Effects of antiviral therapy in patients with chronic hepatitis B and cirrhosis. Expert review of gastroenterology & hepatology Okada, M. n., Enomoto, M. n., Kawada, N. n., Nguyen, M. H. 2017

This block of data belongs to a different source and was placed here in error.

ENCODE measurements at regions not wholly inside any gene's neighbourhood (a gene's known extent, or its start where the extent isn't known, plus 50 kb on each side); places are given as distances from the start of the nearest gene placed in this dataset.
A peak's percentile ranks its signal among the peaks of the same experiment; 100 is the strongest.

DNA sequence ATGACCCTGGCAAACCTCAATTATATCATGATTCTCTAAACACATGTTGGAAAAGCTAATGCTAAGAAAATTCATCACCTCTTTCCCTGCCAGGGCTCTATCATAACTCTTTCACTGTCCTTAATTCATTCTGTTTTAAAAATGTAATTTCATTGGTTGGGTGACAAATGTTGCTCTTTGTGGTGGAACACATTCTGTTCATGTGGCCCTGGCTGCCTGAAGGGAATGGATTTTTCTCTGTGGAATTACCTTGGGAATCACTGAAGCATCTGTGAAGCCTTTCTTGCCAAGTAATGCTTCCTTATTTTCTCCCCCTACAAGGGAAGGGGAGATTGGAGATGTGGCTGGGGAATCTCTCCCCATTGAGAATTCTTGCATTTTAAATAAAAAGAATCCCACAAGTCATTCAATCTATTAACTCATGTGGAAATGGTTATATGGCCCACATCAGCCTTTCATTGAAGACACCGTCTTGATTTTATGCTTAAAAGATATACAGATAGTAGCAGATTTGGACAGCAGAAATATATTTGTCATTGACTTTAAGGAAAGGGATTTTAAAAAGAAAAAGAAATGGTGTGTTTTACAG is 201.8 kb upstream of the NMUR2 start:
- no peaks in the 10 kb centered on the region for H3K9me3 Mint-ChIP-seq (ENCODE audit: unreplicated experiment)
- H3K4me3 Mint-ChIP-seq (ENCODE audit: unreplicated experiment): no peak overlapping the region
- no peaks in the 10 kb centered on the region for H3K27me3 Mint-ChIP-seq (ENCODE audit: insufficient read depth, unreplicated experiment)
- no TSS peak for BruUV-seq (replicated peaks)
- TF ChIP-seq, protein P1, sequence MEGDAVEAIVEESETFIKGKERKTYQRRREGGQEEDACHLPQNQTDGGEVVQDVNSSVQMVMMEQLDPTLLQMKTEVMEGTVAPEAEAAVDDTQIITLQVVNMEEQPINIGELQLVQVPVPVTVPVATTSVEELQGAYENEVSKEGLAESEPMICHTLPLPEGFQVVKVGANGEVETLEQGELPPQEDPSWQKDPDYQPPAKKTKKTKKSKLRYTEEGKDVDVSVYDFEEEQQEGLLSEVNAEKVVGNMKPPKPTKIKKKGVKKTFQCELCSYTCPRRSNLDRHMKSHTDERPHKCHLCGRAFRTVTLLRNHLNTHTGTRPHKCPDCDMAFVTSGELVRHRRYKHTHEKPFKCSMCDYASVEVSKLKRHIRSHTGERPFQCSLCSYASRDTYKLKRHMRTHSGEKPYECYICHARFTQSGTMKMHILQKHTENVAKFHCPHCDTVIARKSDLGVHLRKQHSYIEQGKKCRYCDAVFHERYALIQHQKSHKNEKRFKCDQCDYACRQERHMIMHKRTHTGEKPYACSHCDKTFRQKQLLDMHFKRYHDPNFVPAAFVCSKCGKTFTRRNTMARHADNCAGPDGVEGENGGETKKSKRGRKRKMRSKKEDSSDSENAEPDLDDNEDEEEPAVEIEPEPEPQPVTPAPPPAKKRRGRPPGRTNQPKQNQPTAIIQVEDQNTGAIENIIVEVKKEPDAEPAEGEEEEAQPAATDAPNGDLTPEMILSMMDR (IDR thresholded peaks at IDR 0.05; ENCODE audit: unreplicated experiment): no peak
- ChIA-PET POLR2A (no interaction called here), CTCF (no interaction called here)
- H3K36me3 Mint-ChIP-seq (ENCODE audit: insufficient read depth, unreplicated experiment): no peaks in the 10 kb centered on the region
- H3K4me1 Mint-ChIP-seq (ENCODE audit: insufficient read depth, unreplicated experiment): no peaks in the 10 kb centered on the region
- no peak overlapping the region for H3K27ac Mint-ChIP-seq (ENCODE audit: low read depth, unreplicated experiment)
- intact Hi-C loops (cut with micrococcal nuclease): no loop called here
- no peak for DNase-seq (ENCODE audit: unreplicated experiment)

Hepatitis B virus (HBV) infection is the major cause of cirrhosis worldwide. The ultimate goal of current antiviral treatments for chronic hepatitis B (nucleos(t)ide analogs and interferon-a) is to prevent the development of end-stage liver diseases. Areas covered: We present a review of the current literature on antiviral therapy in patients with chronic hepatitis B and cirrhosis. Medline search was performed to identify relevant literature from 1993 through January of 2017. Expert commentary: One randomized controlled trial and a number of observational studies have shown that nucleos(t)ide analogs can decrease the incidence of hepatocellular carcinoma (HCC) in chronic hepatitis B patients with advanced fibrosis. Data from clinical trials of entecavir and tenofovir have shown that histological improvement and regression of fibrosis can be achieved in the majority of patients with chronic hepatitis B by successful viral suppression. Entecavir and tenofovir are the preferred antiviral agents for treatment of chronic hepatitis B in patients with cirrhosis due to their high antiviral potency and high genetic barrier to resistance. Pegylated interferon-a is another therapeutic option for chronic hepatitis B patients with well-compensated cirrhosis. However, interferon therapy is contraindicated in patients with decompensated cirrhosis, and evidence for reduced HCC is currently insufficient.

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